NBA finals, Lakers Celtics: L.A. Times writer crosses all kinds of lines in mocking Paul Pierce's stabbing
May 31, 2010, 1:10 PM EDT
UPDATE 1:10 pm: The LA Times has pulled the piece in question from its site. Of course, things in the Internet age do not disapear so easily, you can find it here.
12:14 pm: One of the things that’s so unique about this year’s NBA finals is that the teams love and respect each other. Phil Jackson is Kevin Garnett’s godfather, Rajon Rondo used to babysit Kobe’s kids, and Ron Artest, Rasheed Wallace, Kendrick Perkins, and Sasha Vujacic have a standing date to play bridge during every Thursday of the off-season.
There’s only one championship that the two teams are forced to battle for, but there’s also one love. They’re as star-cross’d as franchises get, and the two teams (and fanbases!) couldn’t be more pleased with one another. Isn’t it great to see everybody getting along?
Things could get ugly, though. L.A. Times writer Ted Green took it upon himself to stare down the line of tasteful writing and do cartwheels over it by making fun of Paul Pierce’s stabbing in 2000:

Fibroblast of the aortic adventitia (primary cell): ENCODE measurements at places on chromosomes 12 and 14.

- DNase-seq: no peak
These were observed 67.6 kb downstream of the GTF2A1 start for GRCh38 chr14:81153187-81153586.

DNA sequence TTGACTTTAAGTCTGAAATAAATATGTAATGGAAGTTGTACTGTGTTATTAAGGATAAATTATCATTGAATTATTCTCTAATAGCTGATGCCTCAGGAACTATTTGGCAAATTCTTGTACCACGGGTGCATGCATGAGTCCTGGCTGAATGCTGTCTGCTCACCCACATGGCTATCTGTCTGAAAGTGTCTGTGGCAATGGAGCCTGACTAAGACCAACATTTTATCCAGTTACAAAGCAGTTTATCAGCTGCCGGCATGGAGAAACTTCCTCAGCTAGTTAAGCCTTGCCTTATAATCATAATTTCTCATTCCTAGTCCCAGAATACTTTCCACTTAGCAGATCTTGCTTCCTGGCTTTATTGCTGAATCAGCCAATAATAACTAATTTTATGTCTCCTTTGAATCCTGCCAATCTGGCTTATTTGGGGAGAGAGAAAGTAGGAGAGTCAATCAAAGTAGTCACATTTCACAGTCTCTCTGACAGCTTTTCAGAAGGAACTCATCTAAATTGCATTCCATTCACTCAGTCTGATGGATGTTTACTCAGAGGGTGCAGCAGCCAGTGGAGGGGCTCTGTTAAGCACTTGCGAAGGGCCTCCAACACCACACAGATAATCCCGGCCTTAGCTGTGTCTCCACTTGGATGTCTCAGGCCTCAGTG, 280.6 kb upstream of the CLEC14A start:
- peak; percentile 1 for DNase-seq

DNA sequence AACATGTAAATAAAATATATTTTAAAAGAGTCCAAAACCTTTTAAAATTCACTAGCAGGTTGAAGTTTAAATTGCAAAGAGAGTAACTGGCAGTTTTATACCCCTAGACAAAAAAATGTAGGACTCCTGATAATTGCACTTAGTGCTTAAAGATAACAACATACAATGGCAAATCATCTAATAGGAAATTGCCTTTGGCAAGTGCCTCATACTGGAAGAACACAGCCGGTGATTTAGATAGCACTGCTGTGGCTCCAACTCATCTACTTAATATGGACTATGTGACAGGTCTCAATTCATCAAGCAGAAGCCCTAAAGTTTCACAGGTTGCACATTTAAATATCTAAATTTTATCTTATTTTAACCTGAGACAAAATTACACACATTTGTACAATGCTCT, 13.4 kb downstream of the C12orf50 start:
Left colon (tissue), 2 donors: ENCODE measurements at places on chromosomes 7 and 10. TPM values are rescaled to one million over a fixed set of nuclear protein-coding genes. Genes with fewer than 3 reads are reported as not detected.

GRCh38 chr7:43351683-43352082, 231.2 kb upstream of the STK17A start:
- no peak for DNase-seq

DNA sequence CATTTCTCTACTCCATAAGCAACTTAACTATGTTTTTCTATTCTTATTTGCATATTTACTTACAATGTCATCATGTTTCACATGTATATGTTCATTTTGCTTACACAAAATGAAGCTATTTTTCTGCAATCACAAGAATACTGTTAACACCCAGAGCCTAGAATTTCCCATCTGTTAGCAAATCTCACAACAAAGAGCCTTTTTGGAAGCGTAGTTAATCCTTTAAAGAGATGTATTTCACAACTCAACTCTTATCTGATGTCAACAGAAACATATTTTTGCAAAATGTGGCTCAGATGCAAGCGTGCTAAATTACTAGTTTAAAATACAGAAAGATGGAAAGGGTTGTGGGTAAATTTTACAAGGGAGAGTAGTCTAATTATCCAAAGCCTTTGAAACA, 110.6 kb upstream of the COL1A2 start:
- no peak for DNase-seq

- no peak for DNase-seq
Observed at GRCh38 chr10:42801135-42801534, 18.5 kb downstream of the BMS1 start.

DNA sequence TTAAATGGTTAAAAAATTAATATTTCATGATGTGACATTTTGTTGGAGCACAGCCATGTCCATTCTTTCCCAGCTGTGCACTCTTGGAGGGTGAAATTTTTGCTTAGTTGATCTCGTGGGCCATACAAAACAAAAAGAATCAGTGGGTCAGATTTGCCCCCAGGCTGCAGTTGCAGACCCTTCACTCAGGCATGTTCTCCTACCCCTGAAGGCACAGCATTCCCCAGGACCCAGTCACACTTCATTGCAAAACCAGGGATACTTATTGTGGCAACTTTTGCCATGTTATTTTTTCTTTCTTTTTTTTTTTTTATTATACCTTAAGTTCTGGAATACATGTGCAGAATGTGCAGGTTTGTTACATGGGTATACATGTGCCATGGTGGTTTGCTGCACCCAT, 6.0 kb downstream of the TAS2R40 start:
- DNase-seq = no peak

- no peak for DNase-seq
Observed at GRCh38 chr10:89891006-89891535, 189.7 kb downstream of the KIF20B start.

Two years ago, he fell during the Finals against the Lakers and went off in a wheelchair. An actual wheelchair! Five minutes later, he was dropping three-pointers all over TD Banknorth Garden. He actually came back into the game with the music from “Rocky” blaring over the public-address system. Yo, Paulie, that was such a bad con job, Sylvester Stallone is a better actor than your are. By the way, Pierce’s idea of a fun night is going clubbing and getting stabbed. Good times! If you’ll be seeing him for the first time, you’ll hate him before the first quarter of Game 1 is even close to over, guaranteed.
[Note: the post has since been pulled from the Times' website.]
First, if the Sly Stallone rips didn’t present this man as the most fearlessly inventive and topical writer of our time, I don’t know what could. The Pierce line takes things to a new level entirely though, as Paul’s multiple stabbings to his face, neck, and back are apparently punchline material.
News to me; there’s nothing wrong with pushing boundaries in the name of good comedy, but that’s at best a pretty miserable joke, and the implications are miraculously even worse…I think. Honestly, I’m not sure what this one even means. I guess I’m just too low-brow for stabbing humor.
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